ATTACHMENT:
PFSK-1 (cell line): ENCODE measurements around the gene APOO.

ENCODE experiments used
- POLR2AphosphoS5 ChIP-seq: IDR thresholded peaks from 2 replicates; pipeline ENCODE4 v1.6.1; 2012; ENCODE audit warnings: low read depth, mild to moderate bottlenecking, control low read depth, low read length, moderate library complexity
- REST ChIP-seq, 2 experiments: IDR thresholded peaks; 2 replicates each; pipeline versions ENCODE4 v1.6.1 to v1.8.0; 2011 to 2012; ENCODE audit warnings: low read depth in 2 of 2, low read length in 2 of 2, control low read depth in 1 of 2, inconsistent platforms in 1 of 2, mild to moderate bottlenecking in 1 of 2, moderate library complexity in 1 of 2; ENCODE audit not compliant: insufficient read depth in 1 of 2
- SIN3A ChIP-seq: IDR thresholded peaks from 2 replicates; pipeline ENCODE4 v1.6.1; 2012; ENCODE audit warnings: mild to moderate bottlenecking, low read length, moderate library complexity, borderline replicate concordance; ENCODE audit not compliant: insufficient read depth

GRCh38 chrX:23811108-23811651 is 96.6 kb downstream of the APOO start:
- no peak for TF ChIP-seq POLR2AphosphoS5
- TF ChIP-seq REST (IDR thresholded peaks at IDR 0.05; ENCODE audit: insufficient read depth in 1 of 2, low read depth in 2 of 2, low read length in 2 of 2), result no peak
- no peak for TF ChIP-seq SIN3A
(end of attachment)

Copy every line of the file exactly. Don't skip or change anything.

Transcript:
PFSK-1 (cell line): ENCODE measurements around the gene APOO.

ENCODE experiments used
- POLR2AphosphoS5 ChIP-seq: IDR thresholded peaks from 2 replicates; pipeline ENCODE4 v1.6.1; 2012; ENCODE audit warnings: low read depth, mild to moderate bottlenecking, control low read depth, low read length, moderate library complexity
- REST ChIP-seq, 2 experiments: IDR thresholded peaks; 2 replicates each; pipeline versions ENCODE4 v1.6.1 to v1.8.0; 2011 to 2012; ENCODE audit warnings: low read depth in 2 of 2, low read length in 2 of 2, control low read depth in 1 of 2, inconsistent platforms in 1 of 2, mild to moderate bottlenecking in 1 of 2, moderate library complexity in 1 of 2; ENCODE audit not compliant: insufficient read depth in 1 of 2
- SIN3A ChIP-seq: IDR thresholded peaks from 2 replicates; pipeline ENCODE4 v1.6.1; 2012; ENCODE audit warnings: mild to moderate bottlenecking, low read length, moderate library complexity, borderline replicate concordance; ENCODE audit not compliant: insufficient read depth

GRCh38 chrX:23811108-23811651 is 96.6 kb downstream of the APOO start:
- no peak for TF ChIP-seq POLR2AphosphoS5
- TF ChIP-seq REST (IDR thresholded peaks at IDR 0.05; ENCODE audit: insufficient read depth in 1 of 2, low read depth in 2 of 2, low read length in 2 of 2), result no peak
- no peak for TF ChIP-seq SIN3A